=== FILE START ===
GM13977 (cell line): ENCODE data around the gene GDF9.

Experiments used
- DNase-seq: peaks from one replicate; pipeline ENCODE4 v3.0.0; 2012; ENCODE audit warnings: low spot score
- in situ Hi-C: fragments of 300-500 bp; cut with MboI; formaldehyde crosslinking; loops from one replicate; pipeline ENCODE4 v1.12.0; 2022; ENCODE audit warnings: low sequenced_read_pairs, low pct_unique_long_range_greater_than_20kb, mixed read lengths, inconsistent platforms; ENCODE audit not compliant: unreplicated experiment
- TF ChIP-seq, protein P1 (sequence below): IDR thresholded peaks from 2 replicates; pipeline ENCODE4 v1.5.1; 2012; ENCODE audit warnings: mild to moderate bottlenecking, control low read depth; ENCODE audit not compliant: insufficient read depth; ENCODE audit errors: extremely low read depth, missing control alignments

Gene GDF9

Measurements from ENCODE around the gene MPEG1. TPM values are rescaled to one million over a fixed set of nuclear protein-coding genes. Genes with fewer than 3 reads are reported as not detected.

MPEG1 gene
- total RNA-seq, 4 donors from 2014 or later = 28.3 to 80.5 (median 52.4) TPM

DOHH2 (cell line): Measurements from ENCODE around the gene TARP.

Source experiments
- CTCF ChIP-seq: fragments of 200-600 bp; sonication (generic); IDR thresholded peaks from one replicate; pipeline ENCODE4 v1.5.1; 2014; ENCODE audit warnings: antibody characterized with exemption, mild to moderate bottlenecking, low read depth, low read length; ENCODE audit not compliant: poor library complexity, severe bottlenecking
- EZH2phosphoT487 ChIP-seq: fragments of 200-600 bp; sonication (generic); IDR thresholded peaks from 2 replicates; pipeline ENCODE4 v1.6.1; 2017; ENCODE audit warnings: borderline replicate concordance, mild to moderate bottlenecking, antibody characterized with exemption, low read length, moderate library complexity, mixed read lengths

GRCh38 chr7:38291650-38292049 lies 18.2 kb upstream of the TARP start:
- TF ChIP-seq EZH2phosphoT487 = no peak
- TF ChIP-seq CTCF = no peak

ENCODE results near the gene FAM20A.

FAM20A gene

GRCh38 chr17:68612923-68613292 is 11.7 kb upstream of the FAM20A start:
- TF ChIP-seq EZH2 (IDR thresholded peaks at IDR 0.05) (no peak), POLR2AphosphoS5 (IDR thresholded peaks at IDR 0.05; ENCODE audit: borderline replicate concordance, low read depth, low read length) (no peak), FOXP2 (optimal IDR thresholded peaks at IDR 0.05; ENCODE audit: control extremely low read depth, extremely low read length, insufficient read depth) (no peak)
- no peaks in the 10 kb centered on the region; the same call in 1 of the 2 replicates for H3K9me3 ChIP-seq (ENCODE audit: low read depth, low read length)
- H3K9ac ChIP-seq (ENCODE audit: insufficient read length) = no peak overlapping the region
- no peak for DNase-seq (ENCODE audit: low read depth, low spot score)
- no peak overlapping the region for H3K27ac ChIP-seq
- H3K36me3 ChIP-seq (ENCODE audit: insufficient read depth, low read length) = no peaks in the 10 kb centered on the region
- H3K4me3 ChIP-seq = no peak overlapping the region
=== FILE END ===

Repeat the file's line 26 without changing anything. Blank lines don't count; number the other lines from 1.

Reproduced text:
- H3K4me3 ChIP-seq = no peak overlapping the region